And so are the rest of the servers. There are excellent waiters and waitresses who have been there for years; they’re hightailing it out ASAP as well. The turnover rate is enormous–only half of the people who started with me still work there–and if it weren’t for the mind-blowingly high volume of consumers that come to the restaurant, I think the Lux would be facing serious financial difficulties (as it is, they’re begging servers to be conservative with salad dressings and cutting down on that oh-so-premium beverage, water).

And really, when a busy Saturday night rings in $50,000 in sales, just enough trained servers stick

Classy.
This table really liked me.

around to keep the place from collapsing (many of whom don’t have the sheer balls (or stupidity) to walk out like I did), and the managers catch the majority of dash-n-diners before they leave the restaurant, hey–it’s all gravy.

But for this girl, who comes with a strong side of attitude, a dollop of pride, and a topping of just-don’t-give-a-fuck, the Grand Lux was more like a Grand Luxation of the soul. I walked right out of that Food&Wine forsaken restaurant, with no other job offer and only a handful of interviews, and haven’t spent one moment regretting it.

I did meet some fantastic people there, though, and it was a very eye-opening experience regarding the race relations in Chicago (which this Utah greenie had never before beheld). Admittedly, if you stay for nine hours on a Saturday night, you can make 150 bucks. Some of the managers were pretty cool, and I had some fantastic tables.  And, ermageeeerd, is that Blueberry Buckle and Braised Pot Roast good.

I start at my new job tomorrow. I just got hired at Lady Gregory’s in Andersonville–a really cool place with a great beer and whiskey list, and a fantastic clientele mostly comprised of older gay men. During my interview, when I was asked why I left the Lux so quickly, I smiled benignly and said, “The commute was simply too far, you see.” One of those funny facts about life–it’s hard to get a good job when you shit all over your ex-employer’s metaphorical forehead during an interview. But, for the sake of good storytelling and also because I love me some good, hardy gossip, I had to post the true story on here for the wise and wary to read.

May I be so bold as to suggest you seek employment elsewhere.

On going to my first opera…

Howdy to you Lizard lovers, young and old! Here follows a blow-by-exceedingly boring blow-account of my first Chicago opera attendance, including every bit of butt-scratching and nose-picking I witnessed and/or participated in.

Just kidding, it was actually really exciting and I won’t tell you everything, but I will tell you about the highlights, lowlights, and medium-to-medium-low-lights that I witnessed last night.

Thanks to an invitation from my two favorite gay uncles, Dave and Eddie, I was able to get in on their sweet season tickets to the Chicago Lyric Opera. Eddie (who is a flight attendant) had a trip on Tuesday, the night of the big event–Tennesee Williams’ “A Streetcar Named Desire.” So I got to be the lady of honor, and hang on the arm of the one and only Dave Chaput all evening! (We even held hands… everyone thought I was his hot girlfriend… I mean, have you SEEN the man? Rockin’ 50!!)

We took a brief break from arm wrestling to smile for onlookers.
We took a brief break from arm wrestling to smile for onlookers.

So, first we went to dinner at Townhouse Wine Bar, and enjoyed a delectable bottle of Irony Pinot… SO yummy! Along with other tasty yum-yums and lucious goodies to prepare our bellies for the music to come (if only we had known). The building that housed the restaurant was a really excellent modern something-or-other design that Dave told me all about, and which, being the architectural dunderhead that I am, I promptly forgot. But it was awesome.

Afterward, we proceeded to the opera house and began to cough violently at the smell of mothballs and old newspaper emanating from the throngs of octogenarians present that evening. Seriously… weeknights must be running a 25+progeny special, cause these folks were the exact opposite of all things young and springy.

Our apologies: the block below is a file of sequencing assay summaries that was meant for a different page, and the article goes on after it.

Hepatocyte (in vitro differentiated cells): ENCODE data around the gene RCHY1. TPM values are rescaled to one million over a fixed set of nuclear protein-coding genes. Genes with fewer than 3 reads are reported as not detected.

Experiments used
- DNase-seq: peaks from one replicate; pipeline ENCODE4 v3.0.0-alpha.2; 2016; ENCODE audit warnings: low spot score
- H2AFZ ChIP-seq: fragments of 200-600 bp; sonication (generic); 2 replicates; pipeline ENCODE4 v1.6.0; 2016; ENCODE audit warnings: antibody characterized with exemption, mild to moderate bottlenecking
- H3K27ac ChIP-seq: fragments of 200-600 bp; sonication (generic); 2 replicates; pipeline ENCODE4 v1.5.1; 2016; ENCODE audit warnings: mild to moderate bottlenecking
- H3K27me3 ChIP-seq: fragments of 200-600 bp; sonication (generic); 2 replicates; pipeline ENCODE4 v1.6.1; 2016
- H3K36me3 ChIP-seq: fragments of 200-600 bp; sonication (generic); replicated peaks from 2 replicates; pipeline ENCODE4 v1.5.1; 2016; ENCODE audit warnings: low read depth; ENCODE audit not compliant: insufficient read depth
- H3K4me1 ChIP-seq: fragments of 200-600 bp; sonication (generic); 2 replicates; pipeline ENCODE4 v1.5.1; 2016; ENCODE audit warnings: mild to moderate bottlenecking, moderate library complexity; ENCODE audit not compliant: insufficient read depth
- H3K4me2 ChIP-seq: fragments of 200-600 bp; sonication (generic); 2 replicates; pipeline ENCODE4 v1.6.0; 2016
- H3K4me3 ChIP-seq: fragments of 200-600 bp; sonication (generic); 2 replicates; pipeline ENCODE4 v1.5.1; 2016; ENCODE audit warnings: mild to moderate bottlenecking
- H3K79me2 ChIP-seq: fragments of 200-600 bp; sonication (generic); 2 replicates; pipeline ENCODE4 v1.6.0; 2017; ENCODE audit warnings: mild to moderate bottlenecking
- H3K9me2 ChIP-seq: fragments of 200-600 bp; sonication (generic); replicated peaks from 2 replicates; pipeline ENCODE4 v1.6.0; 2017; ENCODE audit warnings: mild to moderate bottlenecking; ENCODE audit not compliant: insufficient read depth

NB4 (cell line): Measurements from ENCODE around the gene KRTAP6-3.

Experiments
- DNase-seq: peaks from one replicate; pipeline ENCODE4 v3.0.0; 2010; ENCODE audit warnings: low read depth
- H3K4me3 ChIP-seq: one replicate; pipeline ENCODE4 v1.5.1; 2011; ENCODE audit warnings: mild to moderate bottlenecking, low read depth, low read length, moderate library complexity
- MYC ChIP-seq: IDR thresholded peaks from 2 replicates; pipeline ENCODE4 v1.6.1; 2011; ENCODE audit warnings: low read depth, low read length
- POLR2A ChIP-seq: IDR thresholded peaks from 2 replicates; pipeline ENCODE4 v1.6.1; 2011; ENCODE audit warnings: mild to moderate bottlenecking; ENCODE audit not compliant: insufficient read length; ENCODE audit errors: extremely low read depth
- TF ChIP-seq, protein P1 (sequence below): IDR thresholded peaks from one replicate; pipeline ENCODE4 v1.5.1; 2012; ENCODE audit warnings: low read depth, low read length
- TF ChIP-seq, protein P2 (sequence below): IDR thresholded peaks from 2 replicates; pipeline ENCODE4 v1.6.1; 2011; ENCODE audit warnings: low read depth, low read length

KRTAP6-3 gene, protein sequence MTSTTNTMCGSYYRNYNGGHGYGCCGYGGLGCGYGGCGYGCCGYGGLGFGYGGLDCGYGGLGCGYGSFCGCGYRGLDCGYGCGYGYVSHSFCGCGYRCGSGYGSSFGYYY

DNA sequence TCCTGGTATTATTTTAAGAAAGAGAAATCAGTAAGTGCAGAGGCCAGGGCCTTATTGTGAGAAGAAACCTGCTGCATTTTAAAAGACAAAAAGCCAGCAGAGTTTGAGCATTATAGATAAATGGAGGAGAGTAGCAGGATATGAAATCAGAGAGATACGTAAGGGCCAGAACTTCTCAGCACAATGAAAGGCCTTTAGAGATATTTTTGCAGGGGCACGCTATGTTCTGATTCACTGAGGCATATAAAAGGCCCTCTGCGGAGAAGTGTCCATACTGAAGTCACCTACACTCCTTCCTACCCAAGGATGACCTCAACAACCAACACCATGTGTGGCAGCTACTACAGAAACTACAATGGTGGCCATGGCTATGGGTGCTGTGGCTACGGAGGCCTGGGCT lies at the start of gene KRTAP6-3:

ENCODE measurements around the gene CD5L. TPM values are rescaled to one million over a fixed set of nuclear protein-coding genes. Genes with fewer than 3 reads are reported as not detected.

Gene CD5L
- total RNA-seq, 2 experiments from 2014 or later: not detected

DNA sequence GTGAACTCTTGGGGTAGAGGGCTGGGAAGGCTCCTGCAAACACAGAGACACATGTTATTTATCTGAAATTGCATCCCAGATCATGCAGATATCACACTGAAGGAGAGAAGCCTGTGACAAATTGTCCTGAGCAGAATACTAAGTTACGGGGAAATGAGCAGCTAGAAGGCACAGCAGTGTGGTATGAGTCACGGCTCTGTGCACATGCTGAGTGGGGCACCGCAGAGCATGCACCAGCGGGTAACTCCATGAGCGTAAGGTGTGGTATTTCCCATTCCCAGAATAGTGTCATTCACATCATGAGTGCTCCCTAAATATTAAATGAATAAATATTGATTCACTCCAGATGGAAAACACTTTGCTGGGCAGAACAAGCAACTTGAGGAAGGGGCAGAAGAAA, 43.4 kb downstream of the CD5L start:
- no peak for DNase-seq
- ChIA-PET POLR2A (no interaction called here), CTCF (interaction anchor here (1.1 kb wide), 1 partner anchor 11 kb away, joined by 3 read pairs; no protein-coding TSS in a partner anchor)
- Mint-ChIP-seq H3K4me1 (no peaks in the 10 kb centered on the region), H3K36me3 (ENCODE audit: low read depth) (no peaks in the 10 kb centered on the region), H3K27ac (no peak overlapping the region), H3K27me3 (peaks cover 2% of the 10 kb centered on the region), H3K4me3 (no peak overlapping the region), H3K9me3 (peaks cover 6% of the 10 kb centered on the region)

Beating our way through moldy handbags and army-crawling under several walkers, we finally made it to our seats in the third tier, upon which Dave promptly announced to the usher than his “nose was already bleeding.” I was too enchanted with the entire process to care about where we were sitting. Every silly princess dream of my youth promptly erupted from repression the moment we stepped inside the building. The opera hall was fantastic–huge, arching, gold– but the pictures I took of it really don’t do it justice, so I simply recommend Google imaging it or just taking my word for it–it was AWESOME.

And then began the music. At first, I thought “There is no way the entire opera can sound this luxating.” Not even Renee Fleming’s incredible voice could change the fact that nearly every chord was about train-wreckingly dissonant as a chord can get. It was tough to listen to. Which, considering the context of the play–hot, sultry, uncomfortable–was totally appropriate.

As did the intermission, during which we took pictures, and Dave told me to get my feet off the seats in front of me.
The intermission, during which we took pictures, and Dave told me to get my feet off the seats in front of me.

But, after the opera, I don’t think the story could have accurately been told any other way. Desire is just a rough story, and the music was correspondingly difficult. Plus, if I hadn’t been invited to go along, I have to admit that this probably isn’t the opera I would have picked–so what a cool exposure I had the opportunity to receive, and you really just can’t go wrong with Renee Fleming in the house. Her last few words (which Dave couldn’t resist whispering about thirty seconds before she said them): “Whoever you are, I have always depended on the kindness of strangers”–were followed by a hauntingly beautiful bit of singing, and all I could think was “Hot damn, I wish I could control my voice like that.”

After wildly sprinting for about 3 seconds to get ahead of Methuselah & Co., Dave and I excited the opera house and drove around. We looked at some really neat-o condos downtown, scoffed at the cheap-ass shops like Prada and Jimmy Choo, and sped down Lakeshore Drive with caviar flying out of our laughing mouths, through the open windows, and out into the starry dark night….

'It sure is nice to be rich,' she thought, as she desperately drank a six dollar bottle of wine and vaguely wondered how to pay next month's rent.
‘It sure is nice to be rich,’ she thought, as she desperately drank a six dollar bottle of wine and vaguely wondered how to pay next month’s rent.

Actually, it was really fucking cold, so if you do go see the opera, may I recommend that you do not wear a thin dress with no tights in March.

THE END

Oh, look, it's me again.
Oh, look, it’s me again.